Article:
By CCN Markets: The crypto market continues to attract former Wall Street traders, and now we know why. Nelson Minier, who is the head of OTC at cryptocurrency exchange Kraken, was featured on Nasdaq TradeTalks as a guest. Minier, who hails from the trading desks at firms such as JPMorgan and Credit Suisse, explained how the trading dynamic has shifted. For instance, Kraken's workforce has expanded 4x from less than 200 to more than 800. There's a reason for that.
"Wall Street ain't what it used to be. The first 15 years I was on Wall Street, it was fun. I was very fortunate, I started in the CDS market which feels a lot like crypto. Here you have a lot of financial innovation, a lot of trading...It feels very much like that, there's a lot of energy and enthusiasm about this progress and where it's going."
Another example is Morgan Stanley alum Marcus Swanepoel, who these days is at the helm of crypto startup Luno. Swanepoel told the Financial Times:
"Over the past two years we have seen evidence building that bitcoin is an uncorrelated asset class so it makes sense to add it to portfolios."
The trend is toward "more portfolio managers coming in," including what Minier describes as "mavericks and savvy hedge funds" entering the crypto space. Indeed, digital currency investment firm Grayscale Investments has seen its assets under management balloon to $2.5 billion, most of which originates from big investors including hedge funds.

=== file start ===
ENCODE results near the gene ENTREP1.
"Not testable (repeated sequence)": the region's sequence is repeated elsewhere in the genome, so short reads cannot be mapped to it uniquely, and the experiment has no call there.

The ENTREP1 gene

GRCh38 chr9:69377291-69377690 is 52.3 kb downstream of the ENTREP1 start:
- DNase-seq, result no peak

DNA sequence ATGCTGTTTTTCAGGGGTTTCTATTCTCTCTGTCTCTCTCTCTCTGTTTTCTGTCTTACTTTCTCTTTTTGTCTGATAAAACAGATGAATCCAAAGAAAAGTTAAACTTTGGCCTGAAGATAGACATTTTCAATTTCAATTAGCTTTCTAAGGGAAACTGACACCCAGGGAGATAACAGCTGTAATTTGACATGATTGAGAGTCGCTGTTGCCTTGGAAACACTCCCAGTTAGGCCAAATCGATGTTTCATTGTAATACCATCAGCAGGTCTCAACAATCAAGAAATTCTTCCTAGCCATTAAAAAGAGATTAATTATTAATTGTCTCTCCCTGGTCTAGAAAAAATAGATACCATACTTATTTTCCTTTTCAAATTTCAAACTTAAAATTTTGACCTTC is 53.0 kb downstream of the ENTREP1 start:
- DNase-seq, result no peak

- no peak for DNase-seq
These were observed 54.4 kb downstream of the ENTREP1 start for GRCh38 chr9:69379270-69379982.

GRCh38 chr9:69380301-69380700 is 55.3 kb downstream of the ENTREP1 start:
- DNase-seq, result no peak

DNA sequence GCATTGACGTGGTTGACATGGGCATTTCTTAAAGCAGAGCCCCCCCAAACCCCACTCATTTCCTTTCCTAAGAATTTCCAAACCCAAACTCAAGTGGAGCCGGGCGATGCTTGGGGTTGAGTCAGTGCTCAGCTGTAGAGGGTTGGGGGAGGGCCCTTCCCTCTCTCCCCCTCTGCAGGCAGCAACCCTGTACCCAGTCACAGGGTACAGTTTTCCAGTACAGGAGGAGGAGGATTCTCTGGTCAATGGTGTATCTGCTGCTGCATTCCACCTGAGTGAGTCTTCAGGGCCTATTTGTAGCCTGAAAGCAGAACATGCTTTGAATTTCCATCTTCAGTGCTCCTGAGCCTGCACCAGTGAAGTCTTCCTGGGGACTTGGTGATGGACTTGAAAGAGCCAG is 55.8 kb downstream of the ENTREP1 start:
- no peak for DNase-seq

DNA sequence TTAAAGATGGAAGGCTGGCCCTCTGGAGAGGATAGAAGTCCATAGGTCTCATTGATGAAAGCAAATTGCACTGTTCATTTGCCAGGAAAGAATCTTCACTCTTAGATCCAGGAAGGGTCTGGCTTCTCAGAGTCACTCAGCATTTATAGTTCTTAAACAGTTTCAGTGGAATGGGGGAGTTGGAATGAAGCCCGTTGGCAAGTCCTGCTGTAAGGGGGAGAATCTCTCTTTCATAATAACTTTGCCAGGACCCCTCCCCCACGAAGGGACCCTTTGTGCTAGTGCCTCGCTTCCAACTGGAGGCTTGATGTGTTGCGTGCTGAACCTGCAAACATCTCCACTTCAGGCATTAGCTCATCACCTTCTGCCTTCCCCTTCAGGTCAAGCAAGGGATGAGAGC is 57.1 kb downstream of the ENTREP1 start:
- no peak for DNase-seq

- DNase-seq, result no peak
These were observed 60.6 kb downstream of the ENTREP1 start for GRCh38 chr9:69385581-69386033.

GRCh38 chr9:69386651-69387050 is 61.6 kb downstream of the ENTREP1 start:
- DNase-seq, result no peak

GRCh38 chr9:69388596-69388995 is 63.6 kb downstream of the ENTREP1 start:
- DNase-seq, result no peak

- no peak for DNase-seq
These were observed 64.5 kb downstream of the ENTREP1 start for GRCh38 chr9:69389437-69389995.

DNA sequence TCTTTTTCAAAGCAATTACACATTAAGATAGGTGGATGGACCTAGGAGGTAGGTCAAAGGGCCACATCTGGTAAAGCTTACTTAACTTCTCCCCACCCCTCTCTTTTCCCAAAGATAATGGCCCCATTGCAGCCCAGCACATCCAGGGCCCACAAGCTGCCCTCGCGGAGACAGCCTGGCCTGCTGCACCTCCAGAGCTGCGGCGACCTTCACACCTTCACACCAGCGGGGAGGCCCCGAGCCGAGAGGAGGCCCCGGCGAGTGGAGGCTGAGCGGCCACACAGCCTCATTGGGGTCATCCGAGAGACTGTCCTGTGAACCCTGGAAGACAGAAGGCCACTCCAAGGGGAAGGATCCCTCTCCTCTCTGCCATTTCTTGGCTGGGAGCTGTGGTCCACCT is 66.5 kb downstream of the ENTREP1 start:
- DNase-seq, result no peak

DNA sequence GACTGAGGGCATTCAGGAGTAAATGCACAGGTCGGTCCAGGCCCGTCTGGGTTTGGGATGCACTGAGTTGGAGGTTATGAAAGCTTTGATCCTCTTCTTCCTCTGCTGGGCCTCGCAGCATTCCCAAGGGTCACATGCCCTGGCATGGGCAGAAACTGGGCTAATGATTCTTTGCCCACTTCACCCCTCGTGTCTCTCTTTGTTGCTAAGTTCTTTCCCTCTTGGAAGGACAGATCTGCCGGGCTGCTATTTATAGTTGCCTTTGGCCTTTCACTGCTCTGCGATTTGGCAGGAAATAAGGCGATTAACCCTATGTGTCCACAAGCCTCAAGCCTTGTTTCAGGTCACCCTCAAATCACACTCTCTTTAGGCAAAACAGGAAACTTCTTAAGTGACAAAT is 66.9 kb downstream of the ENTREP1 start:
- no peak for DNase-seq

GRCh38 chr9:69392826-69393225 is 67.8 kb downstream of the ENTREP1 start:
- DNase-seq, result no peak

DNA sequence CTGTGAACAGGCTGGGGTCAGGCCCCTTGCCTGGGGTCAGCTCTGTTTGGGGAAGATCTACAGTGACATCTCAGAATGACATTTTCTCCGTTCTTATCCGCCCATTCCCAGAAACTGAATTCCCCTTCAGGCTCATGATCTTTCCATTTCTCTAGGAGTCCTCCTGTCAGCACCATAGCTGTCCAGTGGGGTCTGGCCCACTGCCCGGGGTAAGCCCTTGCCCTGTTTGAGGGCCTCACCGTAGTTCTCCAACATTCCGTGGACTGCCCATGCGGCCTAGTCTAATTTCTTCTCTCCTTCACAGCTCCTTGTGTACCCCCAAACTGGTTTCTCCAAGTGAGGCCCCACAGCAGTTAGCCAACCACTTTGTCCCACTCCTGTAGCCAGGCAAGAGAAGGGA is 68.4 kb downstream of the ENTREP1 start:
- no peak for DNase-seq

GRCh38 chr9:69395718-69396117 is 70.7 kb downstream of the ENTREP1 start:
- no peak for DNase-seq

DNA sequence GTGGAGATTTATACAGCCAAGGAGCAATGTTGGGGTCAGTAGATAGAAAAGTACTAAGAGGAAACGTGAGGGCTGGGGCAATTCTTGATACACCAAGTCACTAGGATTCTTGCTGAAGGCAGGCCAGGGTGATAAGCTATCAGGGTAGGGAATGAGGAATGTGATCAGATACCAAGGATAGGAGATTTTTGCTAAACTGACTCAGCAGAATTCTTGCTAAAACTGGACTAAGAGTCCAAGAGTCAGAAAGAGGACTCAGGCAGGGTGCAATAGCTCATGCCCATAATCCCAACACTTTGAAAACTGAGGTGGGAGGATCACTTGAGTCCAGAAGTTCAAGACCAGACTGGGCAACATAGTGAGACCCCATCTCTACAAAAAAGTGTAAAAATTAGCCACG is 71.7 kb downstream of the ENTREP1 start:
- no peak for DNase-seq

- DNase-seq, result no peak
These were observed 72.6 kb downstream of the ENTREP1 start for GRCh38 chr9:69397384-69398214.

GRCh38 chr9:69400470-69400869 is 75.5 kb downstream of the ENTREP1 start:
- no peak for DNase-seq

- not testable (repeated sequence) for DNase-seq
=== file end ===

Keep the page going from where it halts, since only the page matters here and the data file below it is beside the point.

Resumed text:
"I think it's going to be one of those things in a blink that everybody is going to start chasing it," said Kraken's Minier.
With the upcoming launch of bitcoin futures exchange Bakkt, more traders could begin to feel the way that Minier does. In fact, Kraken has been experiencing an uptick in institutional demand for crypto, but he admits that "it's slow." Meanwhile, rival crypto exchange Coinbase, both of which are based in San Francisco, recently revealed that hundreds of millions of dollars in institutional capital is coming off the sidelines and into cryptocurrency weekly.
They sure can't find these types of returns in any other asset class currently, with interest rates at rock-bottom levels and the equities mimicking bond yields. Bitcoin, meanwhile, has generated returns of more than 150 percent year to date.
"I think it's still one of the most volatile assets on the planet. We just dropped from $10,800 to $10,000 in a few blinks," said Minier.
Bitcoin may never be considered a safe-haven asset, but it's risk/return profile along with the opportunity to create wealth is like nothing else the financial markets have to offer.
Gerelyn is Assistant Editor at CCN. Based in the U.S., she has also covered institutional investing on Wall Street but caught the bitcoin bug soon after. She resides 13 miles outside of New York, close enough but also far enough away to escape it all. Follower her on Twitter (@cryptogerelyn) or email firstname.lastname@example.org.
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